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New Maryland Residential Real Property Contract Disclosures

New Maryland Residential Real Property Contract Disclosures

With the first half of 2014 came two changes to Maryland's already extensive residential real property disclosure requirements. The first, a minor and mostly unnoticed change, was an update to the Office of the Attorney General, Consumer Protection Division's consumer information pamphlet. The more substantial change relates to the disclosure and administration of deferred private water and sewer assessments in Prince George's County.

Consumer Information Pamphlet

In January of 2014, the Consumer Protection Division of the Office of the Attorney General issued a new form for its consumer information pamphlet entitled "Buying a New Home:  Consumer Rights and Remedies Under Maryland Law." This consumer information pamphlet is required to be provided to each consumer purchaser of a new home prior to entering into the contract for the initial sale of a new home and the receipt thereof must be acknowledged by the purchaser in writing.

Most of the changes in the updated form are minor typographical changes. The only substantive changes relate to subcontractor liens and appear on pages 10 and 15 of the updated brochure. The updated brochure can be found here.

Prince George’s County – Deferred Water and Sewer Charges Homeowner Disclosure Act of 2014

Among the bills signed by Governor O'Malley on May 5, 2014, was House Bill 1043 (Chapter 441), which amends Section 14-117 of the Real Property Article of the Maryland Code and adds a new Section 14-117.1. Both changes relate solely to deferred private water and sewer assessments on single-family residential real property in Prince George's County. The law takes effect on October 1, 2014.

Currently, the specific disclosure requirements for deferred water and sewer charges for new homes in Prince George's County are contained in Section 2-162(g) of the Prince George's County Code.

The new 14-117(b)(3)(I) creates additional disclosure requirements relating to deferred private water and sewer charges in Prince George's County, expanding upon the current disclosure requirements contained in the Prince George's County Code. The new rules require the seller to disclose: (1) the existence of the deferred private water and sewer assessments; (2) the amount of the annual assessment; (3) the approximate number of payments remaining on the assessment; (4) the amount remaining on the assessment, including interest; (5) the name and address of the person or entity most recently responsible for collection of the assessment; (6) the interest rate on the assessment; (7) the estimated payoff amount of the assessment; and (8) a statement that payoff of the assessment is allowed without prepayment penalty. The law also sets forth the penalties for failure to comply with the disclosure requirements, including recovering from the seller the total amount of deferred charges the purchaser will be obligated to pay.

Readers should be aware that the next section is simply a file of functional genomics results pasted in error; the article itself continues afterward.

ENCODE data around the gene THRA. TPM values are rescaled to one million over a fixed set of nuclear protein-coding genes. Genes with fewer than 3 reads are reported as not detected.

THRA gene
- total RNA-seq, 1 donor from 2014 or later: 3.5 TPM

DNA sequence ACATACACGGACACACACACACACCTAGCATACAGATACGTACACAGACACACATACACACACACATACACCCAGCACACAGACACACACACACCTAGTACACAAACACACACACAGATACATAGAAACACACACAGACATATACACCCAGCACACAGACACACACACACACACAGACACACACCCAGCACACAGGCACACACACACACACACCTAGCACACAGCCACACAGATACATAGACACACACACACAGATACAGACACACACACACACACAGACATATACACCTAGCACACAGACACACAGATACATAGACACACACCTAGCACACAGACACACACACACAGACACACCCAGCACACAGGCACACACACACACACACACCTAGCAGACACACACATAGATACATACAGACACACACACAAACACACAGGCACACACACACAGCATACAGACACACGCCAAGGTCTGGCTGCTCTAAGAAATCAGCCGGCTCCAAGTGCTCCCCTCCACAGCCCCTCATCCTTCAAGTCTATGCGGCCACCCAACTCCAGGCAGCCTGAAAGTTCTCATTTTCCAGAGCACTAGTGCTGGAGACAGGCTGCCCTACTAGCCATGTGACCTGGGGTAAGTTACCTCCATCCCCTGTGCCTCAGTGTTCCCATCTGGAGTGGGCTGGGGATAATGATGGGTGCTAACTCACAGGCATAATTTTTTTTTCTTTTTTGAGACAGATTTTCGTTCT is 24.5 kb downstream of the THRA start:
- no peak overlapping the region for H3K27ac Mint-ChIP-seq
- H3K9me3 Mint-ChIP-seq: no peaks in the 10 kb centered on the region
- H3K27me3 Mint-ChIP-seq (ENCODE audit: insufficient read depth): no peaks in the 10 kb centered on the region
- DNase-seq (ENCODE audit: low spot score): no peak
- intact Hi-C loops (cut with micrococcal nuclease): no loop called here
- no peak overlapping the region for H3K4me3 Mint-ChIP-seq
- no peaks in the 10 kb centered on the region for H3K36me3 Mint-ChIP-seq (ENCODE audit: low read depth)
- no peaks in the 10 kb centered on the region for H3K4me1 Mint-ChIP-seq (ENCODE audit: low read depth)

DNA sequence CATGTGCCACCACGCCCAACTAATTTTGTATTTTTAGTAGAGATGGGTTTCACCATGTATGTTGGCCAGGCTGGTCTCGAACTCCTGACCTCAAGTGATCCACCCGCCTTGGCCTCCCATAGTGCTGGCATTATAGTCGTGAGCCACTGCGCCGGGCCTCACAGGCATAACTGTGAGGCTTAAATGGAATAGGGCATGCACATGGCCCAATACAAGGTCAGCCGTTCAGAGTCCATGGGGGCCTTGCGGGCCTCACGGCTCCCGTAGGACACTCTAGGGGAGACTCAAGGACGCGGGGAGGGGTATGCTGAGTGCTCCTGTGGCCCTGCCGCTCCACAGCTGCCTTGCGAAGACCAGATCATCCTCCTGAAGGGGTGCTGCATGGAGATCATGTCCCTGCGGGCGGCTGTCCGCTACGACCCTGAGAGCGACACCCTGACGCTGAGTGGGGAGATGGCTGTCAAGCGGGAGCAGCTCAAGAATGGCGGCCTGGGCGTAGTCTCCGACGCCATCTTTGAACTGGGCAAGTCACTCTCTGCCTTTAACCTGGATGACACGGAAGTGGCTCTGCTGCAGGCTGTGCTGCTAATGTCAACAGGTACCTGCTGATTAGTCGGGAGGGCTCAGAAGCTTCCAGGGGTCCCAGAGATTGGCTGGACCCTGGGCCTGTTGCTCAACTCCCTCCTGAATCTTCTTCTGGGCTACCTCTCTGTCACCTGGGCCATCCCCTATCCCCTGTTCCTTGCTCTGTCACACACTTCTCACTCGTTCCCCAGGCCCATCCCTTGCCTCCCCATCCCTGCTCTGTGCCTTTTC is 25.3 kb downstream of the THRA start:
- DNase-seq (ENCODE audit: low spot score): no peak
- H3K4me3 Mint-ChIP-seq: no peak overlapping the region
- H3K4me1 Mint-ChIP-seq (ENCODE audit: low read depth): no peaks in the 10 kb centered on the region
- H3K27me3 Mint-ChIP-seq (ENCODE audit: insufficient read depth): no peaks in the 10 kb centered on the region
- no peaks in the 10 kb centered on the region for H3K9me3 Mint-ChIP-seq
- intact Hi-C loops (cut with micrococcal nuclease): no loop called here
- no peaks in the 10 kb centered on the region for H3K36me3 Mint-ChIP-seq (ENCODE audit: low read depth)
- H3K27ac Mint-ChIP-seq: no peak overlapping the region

New Section 14-117.1 sets forth the requirements for information that must be included with each bill for deferred water and sewer charges on existing single-family residential real property in Prince George's County. The disclosures are similar to those listed in Section 14-117(b)(3)(I) with a few additional requirements, including the method used to compute the deferred water and sewer charges and a statement that the balance owed may be redeemed at the present value of the assessment.

Perhaps the most substantial change to the law is contained in new Section 14-117(b)(3)(II). That section restricts the time period for which the developer establishing water and sewer costs may amortize the costs to 20 years after the date of the initial sale. Many existing water and sewer declarations provide for amortization periods in excess of 20 years. It is not yet clear how the law will affect such existing declarations in cases where there are additional units to be sold. The costs have already been "established," but the "initial sale" of the residential real property may not yet have occurred.

Finally, the law requires Prince George's County to study: (1) the feasibility of establishing a centralized clearinghouse for the registration of deferred water and sewer charges; (2) methods to certify the accuracy of deferred water and sewer charges; and (3) methods to audit previously imposed deferred water and sewer charges. So, stay tuned, additional changes may be forthcoming. Notably, the changes already go further than the requirements applicable to other counties, including Anne Arundel, Baltimore and Howard.

There has been litigation in recent years surrounding the enforcement of deferred private water and sewer charges. The take away from such cases is that it is important to structure the declarations establishing such charges properly and to provide the requisite notices to consumers to ensure enforceability. In addition to advising clients on the structure of deferred private water and sewer charges, Kramon and Graham has also successfully defended the enforceability of such charges in two notable cases (click here for an article).

More information about the bill, including the final text, can be found here.

For additional information, please contact:
Erin R. Guiffre
Kramon & Graham, P.A.
410-752-6030
eguiffre@kg-law.com

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